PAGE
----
Mumbai school poisoning: Report on toxicity of drug awaited, four school children still in hospital

The Food and Drug Administration (FDA) report on toxicity of drug is expected by Monday.

| Mumbai | Published: August 13, 2018 2:08:54 am
Girl dies in Mumbai school, 426 rushed to hospital on suspicion of poisoning A student of Govandi BMC school at Rajawadi hospital. (Express photo by Prashant Nadkar)

Two days after nearly 500 children from Baiganwadi slum at Govandi area fell ill due to suspected side effects of iron and folic acid tablets and had been rushed to municipal hospitals, at least four continue to remain admitted at Rajawadi hospital.

The Food and Drug Administration (FDA) report on toxicity of drug is expected by Monday.

“These children belong to the same school, but they suffer from different ailments. One child has dengue, another suffers from dysentery and a third one has fever,” said Dr Vidya Thakur, medical superintendent of the hospital.

She added that the children came after panic spread across Baiganwadi slum, following the death of 12-year-old Chandani Shaikh on August 10. “But when we started treating them, we realised that these four children had fever due to separate reasons,” Thakur added. All of them are now stable.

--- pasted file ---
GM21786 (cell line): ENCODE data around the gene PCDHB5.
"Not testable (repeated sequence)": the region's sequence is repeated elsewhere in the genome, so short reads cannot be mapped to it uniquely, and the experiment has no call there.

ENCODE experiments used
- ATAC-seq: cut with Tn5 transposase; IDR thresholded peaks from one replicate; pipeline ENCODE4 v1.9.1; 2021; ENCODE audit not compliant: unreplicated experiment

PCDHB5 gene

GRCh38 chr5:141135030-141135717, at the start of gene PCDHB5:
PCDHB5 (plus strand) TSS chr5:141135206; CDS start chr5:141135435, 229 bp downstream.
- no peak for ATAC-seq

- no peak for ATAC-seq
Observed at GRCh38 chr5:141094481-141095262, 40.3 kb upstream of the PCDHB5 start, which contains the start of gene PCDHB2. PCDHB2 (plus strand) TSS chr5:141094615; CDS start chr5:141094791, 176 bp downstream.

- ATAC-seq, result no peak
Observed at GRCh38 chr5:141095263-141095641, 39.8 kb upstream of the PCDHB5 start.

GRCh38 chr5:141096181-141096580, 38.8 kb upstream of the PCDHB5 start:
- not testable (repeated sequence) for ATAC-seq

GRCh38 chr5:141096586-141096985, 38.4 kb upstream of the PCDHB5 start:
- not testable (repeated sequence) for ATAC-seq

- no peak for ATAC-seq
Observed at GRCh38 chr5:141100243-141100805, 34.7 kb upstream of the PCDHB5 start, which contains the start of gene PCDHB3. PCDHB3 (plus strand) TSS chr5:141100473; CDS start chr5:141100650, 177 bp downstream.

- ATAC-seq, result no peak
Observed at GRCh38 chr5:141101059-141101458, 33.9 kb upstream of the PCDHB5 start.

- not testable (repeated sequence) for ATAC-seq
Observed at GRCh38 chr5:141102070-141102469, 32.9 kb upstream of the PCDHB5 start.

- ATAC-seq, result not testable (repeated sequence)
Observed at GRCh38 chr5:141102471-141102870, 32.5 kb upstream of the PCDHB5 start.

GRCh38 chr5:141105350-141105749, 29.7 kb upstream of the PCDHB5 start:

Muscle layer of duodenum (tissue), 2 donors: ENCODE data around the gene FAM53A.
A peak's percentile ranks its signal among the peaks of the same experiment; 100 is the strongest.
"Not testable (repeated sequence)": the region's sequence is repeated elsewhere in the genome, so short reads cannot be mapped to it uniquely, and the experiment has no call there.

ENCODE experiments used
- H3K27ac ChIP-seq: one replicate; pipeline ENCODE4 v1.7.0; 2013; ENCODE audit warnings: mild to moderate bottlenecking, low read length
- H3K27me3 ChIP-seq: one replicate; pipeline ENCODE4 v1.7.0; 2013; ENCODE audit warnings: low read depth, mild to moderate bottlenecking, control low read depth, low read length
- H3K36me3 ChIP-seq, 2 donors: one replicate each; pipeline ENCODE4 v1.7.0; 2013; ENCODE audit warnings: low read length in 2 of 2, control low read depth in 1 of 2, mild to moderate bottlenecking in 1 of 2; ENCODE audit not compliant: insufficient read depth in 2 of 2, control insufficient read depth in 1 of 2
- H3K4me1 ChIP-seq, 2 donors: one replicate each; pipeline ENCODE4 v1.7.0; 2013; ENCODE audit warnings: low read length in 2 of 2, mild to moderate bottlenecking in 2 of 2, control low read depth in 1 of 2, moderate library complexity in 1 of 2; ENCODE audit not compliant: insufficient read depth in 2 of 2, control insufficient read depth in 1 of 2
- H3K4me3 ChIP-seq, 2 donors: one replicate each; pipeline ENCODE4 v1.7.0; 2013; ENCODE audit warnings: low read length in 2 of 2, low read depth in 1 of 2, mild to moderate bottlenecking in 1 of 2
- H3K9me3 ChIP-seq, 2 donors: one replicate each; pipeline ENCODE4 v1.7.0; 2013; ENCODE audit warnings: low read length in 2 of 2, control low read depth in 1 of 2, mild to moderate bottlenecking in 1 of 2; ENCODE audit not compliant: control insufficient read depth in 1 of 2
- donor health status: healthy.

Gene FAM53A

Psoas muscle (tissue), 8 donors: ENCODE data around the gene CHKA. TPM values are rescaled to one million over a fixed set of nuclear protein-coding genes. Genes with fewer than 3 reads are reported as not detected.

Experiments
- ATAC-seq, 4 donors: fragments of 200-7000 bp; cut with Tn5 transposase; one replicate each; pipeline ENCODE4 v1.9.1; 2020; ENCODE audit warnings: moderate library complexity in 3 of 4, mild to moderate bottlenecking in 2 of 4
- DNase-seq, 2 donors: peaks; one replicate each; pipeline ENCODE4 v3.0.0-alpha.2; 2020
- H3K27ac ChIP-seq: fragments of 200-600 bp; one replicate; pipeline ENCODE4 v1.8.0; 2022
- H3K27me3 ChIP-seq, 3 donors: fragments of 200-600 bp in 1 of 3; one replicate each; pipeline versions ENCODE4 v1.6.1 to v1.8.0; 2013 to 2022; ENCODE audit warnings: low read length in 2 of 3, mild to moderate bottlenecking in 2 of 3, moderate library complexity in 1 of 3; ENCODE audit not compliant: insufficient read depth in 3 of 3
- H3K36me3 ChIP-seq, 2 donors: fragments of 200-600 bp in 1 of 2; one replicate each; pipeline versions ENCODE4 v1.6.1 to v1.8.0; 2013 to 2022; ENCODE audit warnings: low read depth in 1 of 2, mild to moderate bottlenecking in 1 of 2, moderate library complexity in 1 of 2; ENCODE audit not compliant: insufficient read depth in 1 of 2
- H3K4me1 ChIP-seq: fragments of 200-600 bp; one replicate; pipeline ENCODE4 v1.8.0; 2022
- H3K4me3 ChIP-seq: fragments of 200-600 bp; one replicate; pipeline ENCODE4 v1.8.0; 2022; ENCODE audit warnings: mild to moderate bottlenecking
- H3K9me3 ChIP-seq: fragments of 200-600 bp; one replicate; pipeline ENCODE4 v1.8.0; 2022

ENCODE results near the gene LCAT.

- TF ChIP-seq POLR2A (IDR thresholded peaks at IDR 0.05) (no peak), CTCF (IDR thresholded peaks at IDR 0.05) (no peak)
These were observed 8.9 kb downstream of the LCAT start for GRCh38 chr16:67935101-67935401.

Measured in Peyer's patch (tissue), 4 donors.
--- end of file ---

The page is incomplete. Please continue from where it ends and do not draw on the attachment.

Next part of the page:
“We have collected four random samples of iron and folic acid tablets to assess whether it is manufactured as per standards and whether toxicity is beyond permissible limits,” said D R Gahane, holding charge of joint commissioner (drug), FDA.

The iron and folic acid tablets are given every week under the National Iron Plus Initiative by the Ministry of Health and Family Welfare to prevent anaemia. In this case, 100 mg iron and 500 mg folic acid tablets were given to children aged 10-19 years. Children from classes 1 to 5 are given 45 mg iron and 400 mg folic acid tablets.

Following the death of class 6 student, Shaikh, parents rushed their children to Rajawadi and Govandi Shatabdi hospital. “Most children had mild symptoms of abdominal pain, nausea, vomiting and giddiness. But it is difficult to ascertain the cause until reports of water and drug samples come,” a civic official said.

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